Warm, exciting, hopeful, and ethical.

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SPARK

While training to help helm the weather, a girl realizes that her country’s constructed climate has consequences.

Twelve-year-old Mina lives on her family’s farm in sunny Alorria, country of soft breezes and blue skies. There’s never been a tornado, hurricane, or thunderstorm; except on the mountaintops, snow exists only in stories. But the climate isn’t naturally occurring: Five types of storm beasts—sun, rain, wind, snow, lightning—and their loving human guardians keep the weather calm and productive. For example, they direct wind to the sea and moderate it to sailors’ advantage. When Mina’s beast hatches as a lightning beast, everyone’s shocked: Mina’s so quiet she often goes unheard, and lightning guardians should be “brash and loud and brave.” But Mina is brave, though sometimes self-doubting, and she finds creative ways to be heard. Probing the undiscussed connection between Alorria’s intentional weather and the weather across the mountains where “outsiders” live spurs this thoughtful heroine into forbidden actions to address her realization that “The truth ha[s] faces. And graves.” Race is unmentioned; nothing hints away from a white default. The effusive adoration between Mina and her beast, Pixit, evokes The Golden Compass’ Lyra and Pan, though Pixit and Mina can separate; readers will crave their own dragon-shaped storm beast with a face “like a lizard crossed with a puppy” to take them flying into storms and grabbing lightning with their hands.

Warm, exciting, hopeful, and ethical. (Fantasy. 9-12)

Pub Date: May 14, 2019

ISBN: 978-1-328-97342-9

Page Count: 320

Publisher: Clarion

Review Posted Online: Feb. 13, 2019

Kirkus Reviews Issue: March 1, 2019

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However the compelling fitness of theme and event and the apt but unexpected imagery (the opening sentences compare the...

TUCK EVERLASTING

At a time when death has become an acceptable, even voguish subject in children's fiction, Natalie Babbitt comes through with a stylistic gem about living forever. 

Protected Winnie, the ten-year-old heroine, is not immortal, but when she comes upon young Jesse Tuck drinking from a secret spring in her parents' woods, she finds herself involved with a family who, having innocently drunk the same water some 87 years earlier, haven't aged a moment since. Though the mood is delicate, there is no lack of action, with the Tucks (previously suspected of witchcraft) now pursued for kidnapping Winnie; Mae Tuck, the middle aged mother, striking and killing a stranger who is onto their secret and would sell the water; and Winnie taking Mae's place in prison so that the Tucks can get away before she is hanged from the neck until....? Though Babbitt makes the family a sad one, most of their reasons for discontent are circumstantial and there isn't a great deal of wisdom to be gleaned from their fate or Winnie's decision not to share it.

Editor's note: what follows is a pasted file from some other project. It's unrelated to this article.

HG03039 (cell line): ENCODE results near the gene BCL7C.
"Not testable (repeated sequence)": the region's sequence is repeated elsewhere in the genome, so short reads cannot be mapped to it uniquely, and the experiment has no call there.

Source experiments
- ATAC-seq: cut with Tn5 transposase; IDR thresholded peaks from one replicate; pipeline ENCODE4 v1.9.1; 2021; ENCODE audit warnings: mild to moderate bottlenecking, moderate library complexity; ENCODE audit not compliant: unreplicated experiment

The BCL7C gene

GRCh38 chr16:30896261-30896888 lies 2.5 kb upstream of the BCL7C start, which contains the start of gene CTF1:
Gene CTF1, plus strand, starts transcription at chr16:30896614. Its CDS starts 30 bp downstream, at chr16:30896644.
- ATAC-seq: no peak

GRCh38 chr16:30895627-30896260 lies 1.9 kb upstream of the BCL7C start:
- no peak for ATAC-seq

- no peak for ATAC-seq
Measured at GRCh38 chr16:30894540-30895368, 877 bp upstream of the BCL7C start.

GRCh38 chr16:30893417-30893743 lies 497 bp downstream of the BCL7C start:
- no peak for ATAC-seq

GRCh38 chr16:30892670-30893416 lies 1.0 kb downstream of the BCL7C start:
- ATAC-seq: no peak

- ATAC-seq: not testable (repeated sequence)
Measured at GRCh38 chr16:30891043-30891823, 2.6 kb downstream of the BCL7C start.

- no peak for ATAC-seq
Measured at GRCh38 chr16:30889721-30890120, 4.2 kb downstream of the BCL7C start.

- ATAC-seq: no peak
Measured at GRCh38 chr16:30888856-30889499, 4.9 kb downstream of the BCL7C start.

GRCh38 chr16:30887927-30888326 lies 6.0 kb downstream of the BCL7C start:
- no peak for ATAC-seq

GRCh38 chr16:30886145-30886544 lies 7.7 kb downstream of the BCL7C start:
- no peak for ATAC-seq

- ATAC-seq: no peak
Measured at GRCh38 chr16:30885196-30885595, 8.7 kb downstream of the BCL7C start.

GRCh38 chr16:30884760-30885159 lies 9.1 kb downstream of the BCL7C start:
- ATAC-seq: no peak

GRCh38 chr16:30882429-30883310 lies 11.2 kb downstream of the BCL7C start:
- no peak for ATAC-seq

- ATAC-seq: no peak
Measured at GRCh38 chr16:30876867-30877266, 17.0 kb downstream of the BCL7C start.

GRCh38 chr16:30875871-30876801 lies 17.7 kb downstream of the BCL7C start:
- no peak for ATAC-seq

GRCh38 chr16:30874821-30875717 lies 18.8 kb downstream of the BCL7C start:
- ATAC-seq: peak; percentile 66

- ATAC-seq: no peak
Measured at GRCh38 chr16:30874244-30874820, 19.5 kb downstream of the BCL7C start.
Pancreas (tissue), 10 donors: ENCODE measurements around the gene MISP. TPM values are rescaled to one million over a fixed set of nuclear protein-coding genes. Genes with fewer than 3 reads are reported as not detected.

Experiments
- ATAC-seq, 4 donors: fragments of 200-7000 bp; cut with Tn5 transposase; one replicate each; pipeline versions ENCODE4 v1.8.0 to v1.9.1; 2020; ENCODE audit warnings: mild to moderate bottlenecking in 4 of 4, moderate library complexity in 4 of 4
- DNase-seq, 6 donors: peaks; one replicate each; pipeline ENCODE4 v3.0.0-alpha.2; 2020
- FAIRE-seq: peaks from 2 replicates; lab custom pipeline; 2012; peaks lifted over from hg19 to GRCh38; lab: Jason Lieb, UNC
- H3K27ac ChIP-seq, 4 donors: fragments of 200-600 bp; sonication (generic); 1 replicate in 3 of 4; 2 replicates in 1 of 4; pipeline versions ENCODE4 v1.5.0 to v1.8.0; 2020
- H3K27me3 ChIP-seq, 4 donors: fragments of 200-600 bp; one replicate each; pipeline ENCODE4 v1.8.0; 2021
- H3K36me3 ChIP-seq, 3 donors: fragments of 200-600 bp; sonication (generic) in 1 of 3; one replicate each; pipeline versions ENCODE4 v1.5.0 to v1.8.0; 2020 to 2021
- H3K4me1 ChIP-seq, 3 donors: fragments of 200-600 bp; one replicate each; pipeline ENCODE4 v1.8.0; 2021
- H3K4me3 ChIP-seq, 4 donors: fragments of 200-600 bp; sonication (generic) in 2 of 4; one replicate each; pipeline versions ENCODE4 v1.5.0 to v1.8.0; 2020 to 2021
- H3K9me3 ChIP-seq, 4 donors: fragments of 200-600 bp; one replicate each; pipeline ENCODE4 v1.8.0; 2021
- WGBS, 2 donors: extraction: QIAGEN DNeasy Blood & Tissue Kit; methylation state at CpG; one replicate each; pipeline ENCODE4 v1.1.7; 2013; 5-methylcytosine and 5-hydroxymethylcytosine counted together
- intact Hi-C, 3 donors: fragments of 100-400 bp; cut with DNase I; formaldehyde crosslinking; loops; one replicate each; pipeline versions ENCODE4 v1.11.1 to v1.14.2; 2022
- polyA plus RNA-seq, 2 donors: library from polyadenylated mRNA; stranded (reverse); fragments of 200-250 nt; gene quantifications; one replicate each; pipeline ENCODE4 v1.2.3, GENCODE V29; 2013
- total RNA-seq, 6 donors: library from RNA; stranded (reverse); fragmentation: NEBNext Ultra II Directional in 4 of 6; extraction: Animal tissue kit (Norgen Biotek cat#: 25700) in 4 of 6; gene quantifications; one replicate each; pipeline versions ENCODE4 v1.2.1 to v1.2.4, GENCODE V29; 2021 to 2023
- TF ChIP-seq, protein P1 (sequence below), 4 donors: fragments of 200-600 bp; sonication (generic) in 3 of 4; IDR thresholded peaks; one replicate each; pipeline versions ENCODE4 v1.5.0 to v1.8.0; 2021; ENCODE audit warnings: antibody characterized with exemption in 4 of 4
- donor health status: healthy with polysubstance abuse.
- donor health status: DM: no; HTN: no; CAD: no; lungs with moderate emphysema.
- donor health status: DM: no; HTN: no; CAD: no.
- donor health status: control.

However the compelling fitness of theme and event and the apt but unexpected imagery (the opening sentences compare the first week in August when this takes place to "the highest seat of a Ferris wheel when it pauses in its turning") help to justify the extravagant early assertion that had the secret about to be revealed been known at the time of the action, the very earth "would have trembled on its axis like a beetle on a pin." (Fantasy. 9-11)

Pub Date: Nov. 1, 1975

ISBN: 0312369816

Page Count: 164

Publisher: Farrar, Straus and Giroux

Review Posted Online: April 13, 2012

Kirkus Reviews Issue: Nov. 1, 1975

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SPACE CASE

From the Moon Base Alpha series , Vol. 1

When Dr. Holtz’s body is discovered just outside the lunar colony, everyone assumes he made a mistake putting on his spacesuit—but 12-year-old Dashiell “Dash” Gibson has reason to believe this was no accident.

Earth’s first space base has been a living hell for Dash. There’s not much to do on the moon besides schoolwork and virtual-reality gaming, and there’s only a handful of kids his age up there with him. The chance to solve a murder is exactly the type of excitement Dash needs. As clues are found and secrets are uncovered, Dash comes to understand that some of the base’s residents aren’t what they seem to be. With a small cast of characters supplying an excellent variety of suspects, Gibbs creates the best kind of “murder on a train” mystery. The genius, however, is putting the train in space. Closed quarters and techno–mumbo-jumbo add delightful color to the proceedings. Thankfully, the author doesn’t let the high-concept setting overshadow the novel’s mystery. The whodunit is smartly paced and intricately plotted. Best of all, the reveal is actually worth all the buildup. Thrillers too often fly off the rails in their final moments, but the author’s steady hand keeps everything here on track.

Fully absorbing. (Mystery. 9-12)

Pub Date: Sept. 16, 2014

ISBN: 978-1-4424-9486-2

Page Count: 352

Publisher: Simon & Schuster

Review Posted Online: May 28, 2014

Kirkus Reviews Issue: June 15, 2014

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